These and other features, aspects, and advantages of embodiments of the present invention will become apparent with reference to the following description in conjunction with the accompanying drawings. It is to be understood, however, that the drawings are designed solely for the purposes of illustration and not as a definition of the limits of the invention.
The present invention is described below more particularly with reference to the following drawing figures, which are not to scale except where stipulated.
Consider a truly random spreading code of length N=40 for ease of illustration, each member being positive or negative one. While the present invention is operable with pseudo-random codes also, its advantage over alternative parallel correlators is most pronounced with random spreading codes. For any sub-sequence of length four within the spreading code, there are a total of exactly sixteen possible values, as shown in Table 1 below.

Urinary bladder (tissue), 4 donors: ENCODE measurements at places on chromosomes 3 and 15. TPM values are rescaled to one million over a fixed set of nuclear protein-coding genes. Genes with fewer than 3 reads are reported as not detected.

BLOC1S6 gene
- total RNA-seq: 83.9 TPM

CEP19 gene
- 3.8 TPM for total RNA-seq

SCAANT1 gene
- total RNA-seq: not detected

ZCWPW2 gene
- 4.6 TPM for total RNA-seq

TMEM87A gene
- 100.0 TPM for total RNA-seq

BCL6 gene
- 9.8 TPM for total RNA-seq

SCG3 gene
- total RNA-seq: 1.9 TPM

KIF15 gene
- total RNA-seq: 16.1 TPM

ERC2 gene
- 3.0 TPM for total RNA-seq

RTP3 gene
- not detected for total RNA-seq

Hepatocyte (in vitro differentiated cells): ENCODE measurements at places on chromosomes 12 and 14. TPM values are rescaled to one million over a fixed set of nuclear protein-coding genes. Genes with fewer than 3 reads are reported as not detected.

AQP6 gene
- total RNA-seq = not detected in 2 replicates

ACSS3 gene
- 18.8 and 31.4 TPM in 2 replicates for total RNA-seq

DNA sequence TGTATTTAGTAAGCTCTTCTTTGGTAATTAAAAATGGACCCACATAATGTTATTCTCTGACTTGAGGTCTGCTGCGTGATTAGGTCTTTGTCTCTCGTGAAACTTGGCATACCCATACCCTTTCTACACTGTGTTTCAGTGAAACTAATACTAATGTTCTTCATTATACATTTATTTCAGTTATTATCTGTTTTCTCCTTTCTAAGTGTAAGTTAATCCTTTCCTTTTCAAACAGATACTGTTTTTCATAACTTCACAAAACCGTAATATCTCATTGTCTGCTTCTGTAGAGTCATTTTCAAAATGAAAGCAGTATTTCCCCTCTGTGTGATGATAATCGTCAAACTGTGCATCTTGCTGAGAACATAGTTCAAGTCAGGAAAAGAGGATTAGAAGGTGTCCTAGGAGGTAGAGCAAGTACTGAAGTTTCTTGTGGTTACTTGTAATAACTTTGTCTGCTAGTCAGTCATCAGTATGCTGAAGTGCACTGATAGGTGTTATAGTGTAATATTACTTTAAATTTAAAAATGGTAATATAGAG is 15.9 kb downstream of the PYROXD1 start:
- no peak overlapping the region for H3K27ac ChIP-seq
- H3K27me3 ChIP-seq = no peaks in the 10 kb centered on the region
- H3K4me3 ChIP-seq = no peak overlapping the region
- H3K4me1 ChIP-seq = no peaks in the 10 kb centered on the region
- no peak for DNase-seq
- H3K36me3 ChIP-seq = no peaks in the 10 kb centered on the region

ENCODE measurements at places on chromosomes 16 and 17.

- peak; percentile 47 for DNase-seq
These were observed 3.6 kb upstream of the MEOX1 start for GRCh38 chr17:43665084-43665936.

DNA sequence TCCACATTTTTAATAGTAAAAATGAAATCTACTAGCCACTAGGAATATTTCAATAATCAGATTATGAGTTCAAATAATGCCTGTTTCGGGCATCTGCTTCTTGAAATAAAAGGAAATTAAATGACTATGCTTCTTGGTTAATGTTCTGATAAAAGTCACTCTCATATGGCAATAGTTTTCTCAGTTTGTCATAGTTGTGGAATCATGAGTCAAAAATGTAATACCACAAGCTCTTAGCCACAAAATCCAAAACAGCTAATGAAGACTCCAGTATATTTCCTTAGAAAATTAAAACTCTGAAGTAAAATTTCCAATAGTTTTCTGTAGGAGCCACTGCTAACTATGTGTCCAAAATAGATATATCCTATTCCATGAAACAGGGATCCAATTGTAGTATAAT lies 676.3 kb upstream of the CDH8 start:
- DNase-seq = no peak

Sixteen Possible Values for any Sub-Sequence of Four Code Bits
A1 = −1, −1, −1, −1
B1 = 1, 1, 1, 1
A2 = −1, −1, −1, 1
B2 = 1, 1, 1, −1
A3 = −1, −1, 1, −1
B3 = 1, 1, −1, 1
A4 = −1, −1, 1, 1
B4 = 1, 1, −1, −1
A5 = −1, 1, −1, −1
B5 = 1, −1, 1, 1
A6 = −1, 1, −1, 1
B6 = 1, −1, 1, −1
A7 = −1, 1, 1, −1
B7 = 1, −1, −1, 1
A8 = −1, 1, 1, 1
B8 = 1, −1, −1, −1